Fighting Spreads, Confidence in Peace Plummets

Author: Nhkum Naw Mai and Dustin Barter, Durable Peace Programme, Oxfam in Myanmar

Awakening to the sounds of fighter jets and helicopters, it was not long before Awng Ra villagers joined the over 100,000 people displaced in Kachin, as the conflict between the Myanmar Armed Forces and the Kachin Independence Army intensifies, posing major challenges to long-term peace, and the immediate safety of civilians. Now living in a camp for displaced people, an Awng Ra villager describes their recent experience, recalling the events:

“In the early morning, around 7:00am on 16th December 2016, unexpectedly, the rest of the villagers and I heard and saw two fighter jets/helicopters flying towards our village. Soon afterwards, we heard the noises of airstrikes near our village. The two Burmese military planes started shooting near the west part of our village around 7:00am and all the villagers ran into the forest. After one and half hours of fighting, three households and the village Church were damaged. A two-year-old girl also injured her hand when she ran into the forest with her father seeking refuge. The girl is now at Myitkyina hospital, but luckily, the girl was not injured much. Nevertheless, we were all terrified by the incident. Only at late evening we dared to come back to the village to check our houses and our village.

On December 17th, there was no attack.  Then during the early morning of the 18th of December, the Burmese Army shot bullets and mortar shells near the front part of our village for about one hour. Seven to eight cows and buffaloes died because of it. At 10:00am, there was fighting again. Around 3:00pm, we heard four more mortar shells from the west part of the village. On that day, villagers ran in all directions. My family and around thirty villagers had to run to the forest and had to stay the whole night in the forest. We tried to contact a church leader of Mandau village tract while hiding in the forest (who ultimately arranged a boat to transport the villagers to relative safety).”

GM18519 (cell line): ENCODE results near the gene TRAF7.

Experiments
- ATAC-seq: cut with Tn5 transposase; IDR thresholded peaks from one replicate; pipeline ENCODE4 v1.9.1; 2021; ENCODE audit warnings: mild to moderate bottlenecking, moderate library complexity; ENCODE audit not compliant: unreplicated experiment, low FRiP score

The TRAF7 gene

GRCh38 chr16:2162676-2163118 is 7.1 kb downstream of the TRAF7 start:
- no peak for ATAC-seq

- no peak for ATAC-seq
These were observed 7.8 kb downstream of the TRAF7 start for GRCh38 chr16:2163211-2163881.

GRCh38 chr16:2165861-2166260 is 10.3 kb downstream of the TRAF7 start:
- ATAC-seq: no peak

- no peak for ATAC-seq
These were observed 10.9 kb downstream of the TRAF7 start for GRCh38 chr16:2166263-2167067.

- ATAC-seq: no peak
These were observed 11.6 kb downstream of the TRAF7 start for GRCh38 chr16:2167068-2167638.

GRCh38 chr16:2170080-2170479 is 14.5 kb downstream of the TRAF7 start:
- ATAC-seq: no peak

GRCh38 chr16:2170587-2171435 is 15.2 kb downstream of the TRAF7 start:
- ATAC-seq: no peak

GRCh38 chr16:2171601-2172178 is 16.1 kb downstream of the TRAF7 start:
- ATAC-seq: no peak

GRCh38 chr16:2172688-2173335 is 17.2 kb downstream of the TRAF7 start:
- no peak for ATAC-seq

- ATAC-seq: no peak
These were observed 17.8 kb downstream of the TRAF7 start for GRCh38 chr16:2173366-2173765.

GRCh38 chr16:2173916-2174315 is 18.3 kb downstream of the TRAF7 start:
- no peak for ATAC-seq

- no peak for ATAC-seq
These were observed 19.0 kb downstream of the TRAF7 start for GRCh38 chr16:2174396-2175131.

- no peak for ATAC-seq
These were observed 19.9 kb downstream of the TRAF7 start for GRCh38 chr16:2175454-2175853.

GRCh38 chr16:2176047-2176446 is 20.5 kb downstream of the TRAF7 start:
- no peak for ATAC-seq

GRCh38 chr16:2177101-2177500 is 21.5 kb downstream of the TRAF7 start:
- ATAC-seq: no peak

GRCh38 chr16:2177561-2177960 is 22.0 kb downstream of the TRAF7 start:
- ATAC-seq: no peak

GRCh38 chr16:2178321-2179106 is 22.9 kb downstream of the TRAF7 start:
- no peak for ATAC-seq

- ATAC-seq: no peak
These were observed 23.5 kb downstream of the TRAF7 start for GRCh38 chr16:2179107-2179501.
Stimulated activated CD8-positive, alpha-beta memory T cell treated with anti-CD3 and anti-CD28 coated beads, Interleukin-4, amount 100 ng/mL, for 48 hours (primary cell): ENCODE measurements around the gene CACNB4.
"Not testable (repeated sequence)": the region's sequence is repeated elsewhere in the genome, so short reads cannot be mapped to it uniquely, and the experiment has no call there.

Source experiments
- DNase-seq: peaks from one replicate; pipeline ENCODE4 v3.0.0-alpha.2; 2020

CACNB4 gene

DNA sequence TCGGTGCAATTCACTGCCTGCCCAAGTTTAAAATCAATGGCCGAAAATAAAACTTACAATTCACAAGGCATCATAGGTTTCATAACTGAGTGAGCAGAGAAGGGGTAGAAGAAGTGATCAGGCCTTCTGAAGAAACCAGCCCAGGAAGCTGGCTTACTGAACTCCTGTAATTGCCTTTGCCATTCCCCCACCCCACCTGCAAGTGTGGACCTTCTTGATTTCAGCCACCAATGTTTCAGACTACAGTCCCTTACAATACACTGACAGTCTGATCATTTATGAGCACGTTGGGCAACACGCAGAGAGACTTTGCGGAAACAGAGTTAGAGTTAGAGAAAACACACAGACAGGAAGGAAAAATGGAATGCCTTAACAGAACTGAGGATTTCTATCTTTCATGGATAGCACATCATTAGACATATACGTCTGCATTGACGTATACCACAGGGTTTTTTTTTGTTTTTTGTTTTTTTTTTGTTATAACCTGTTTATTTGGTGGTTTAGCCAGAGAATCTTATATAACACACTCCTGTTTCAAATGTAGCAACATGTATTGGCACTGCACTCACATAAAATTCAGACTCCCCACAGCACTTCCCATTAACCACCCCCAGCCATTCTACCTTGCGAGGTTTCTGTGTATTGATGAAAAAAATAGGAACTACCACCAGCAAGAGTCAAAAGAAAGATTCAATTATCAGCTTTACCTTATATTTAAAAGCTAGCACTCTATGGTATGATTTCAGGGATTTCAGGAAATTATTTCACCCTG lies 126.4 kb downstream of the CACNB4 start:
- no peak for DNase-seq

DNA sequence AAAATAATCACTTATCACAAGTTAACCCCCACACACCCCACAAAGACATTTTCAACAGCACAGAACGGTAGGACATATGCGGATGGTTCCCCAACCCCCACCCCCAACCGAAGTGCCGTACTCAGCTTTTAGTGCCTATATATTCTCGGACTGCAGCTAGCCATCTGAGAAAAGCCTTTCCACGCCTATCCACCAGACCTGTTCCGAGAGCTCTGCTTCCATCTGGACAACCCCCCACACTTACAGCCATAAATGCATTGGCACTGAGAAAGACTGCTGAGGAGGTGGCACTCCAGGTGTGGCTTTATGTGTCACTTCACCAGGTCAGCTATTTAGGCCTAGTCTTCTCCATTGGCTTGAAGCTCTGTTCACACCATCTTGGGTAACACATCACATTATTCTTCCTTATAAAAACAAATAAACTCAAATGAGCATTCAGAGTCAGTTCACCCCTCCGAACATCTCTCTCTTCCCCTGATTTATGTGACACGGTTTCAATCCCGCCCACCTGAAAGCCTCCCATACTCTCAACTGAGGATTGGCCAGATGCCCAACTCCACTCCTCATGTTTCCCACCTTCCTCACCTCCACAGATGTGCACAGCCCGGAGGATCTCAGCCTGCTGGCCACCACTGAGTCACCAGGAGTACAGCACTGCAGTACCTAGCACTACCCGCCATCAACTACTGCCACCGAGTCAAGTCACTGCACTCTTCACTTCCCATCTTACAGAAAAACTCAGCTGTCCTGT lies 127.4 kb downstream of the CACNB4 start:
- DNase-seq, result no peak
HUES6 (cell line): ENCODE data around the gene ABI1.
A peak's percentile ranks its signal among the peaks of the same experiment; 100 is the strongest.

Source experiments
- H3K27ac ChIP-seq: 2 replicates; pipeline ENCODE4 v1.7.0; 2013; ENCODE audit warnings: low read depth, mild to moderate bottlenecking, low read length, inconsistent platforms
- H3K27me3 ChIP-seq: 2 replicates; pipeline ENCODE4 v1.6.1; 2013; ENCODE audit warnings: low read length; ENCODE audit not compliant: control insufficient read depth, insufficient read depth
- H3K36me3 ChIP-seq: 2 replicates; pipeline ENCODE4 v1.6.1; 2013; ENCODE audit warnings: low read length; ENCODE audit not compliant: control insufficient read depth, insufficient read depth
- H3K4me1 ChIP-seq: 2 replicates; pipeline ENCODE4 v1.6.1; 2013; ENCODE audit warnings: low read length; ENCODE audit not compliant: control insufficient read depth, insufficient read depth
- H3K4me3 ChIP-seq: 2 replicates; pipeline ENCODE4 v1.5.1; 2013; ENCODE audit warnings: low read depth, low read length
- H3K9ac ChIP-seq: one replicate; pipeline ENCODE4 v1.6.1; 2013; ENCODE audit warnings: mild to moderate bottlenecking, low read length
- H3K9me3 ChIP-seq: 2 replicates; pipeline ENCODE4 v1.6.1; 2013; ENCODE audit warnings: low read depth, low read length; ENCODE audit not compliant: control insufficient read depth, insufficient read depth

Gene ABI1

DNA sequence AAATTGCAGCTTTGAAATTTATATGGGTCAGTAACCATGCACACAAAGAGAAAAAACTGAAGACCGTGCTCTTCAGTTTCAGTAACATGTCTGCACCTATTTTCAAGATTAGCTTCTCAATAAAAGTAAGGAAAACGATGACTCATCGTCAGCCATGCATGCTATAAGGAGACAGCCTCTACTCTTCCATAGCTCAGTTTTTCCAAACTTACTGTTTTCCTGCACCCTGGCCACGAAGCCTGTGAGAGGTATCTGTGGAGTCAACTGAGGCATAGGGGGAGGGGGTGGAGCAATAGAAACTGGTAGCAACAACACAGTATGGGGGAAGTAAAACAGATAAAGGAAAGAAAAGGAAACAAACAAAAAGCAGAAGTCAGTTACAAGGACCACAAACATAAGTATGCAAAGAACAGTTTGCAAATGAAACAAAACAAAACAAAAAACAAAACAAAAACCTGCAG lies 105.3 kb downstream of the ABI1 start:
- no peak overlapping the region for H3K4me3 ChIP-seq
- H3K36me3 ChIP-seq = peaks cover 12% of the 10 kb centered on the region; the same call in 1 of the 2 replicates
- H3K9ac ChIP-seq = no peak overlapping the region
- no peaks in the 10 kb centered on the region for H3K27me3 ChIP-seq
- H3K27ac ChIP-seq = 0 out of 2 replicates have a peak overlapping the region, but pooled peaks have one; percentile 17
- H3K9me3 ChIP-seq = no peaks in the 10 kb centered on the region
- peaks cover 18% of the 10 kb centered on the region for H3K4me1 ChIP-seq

Operating in this volatile context, the work of Oxfam’s Durable Peace Programme is more critical than ever, yet increasingly difficult. Documenting communities’ perceptions towards peace and conflict, Oxfam partner Nyein Foundation’s conflict monitoring highlights worrying trends. For example, where 50% of respondents had some confidence in the peace process in October 2016, this has plummeted to a meagre 11% in January this year, making the Programme’s reconciliation and peace promotion efforts ever more challenging, if not impossible. The previous perceived safety of camps is also declining with those reporting feeling danger from fighting near their camp increasing from 40% to 49% over the same period

At this critical juncture in Kachin State (and Myanmar), the Durable Peace Programme calls on ethnic armed organisations, the Myanmar Armed Forces and the Myanmar Government to step up efforts towards achieving an immediate cessation of hostilities, and longer-term peace and reconciliation that gives primacy to the needs and perspectives of displaced people. As the second round of the 21st Century Panglong rapidly approaches, actions must meet words: all parties must commit to dialogue over destruction.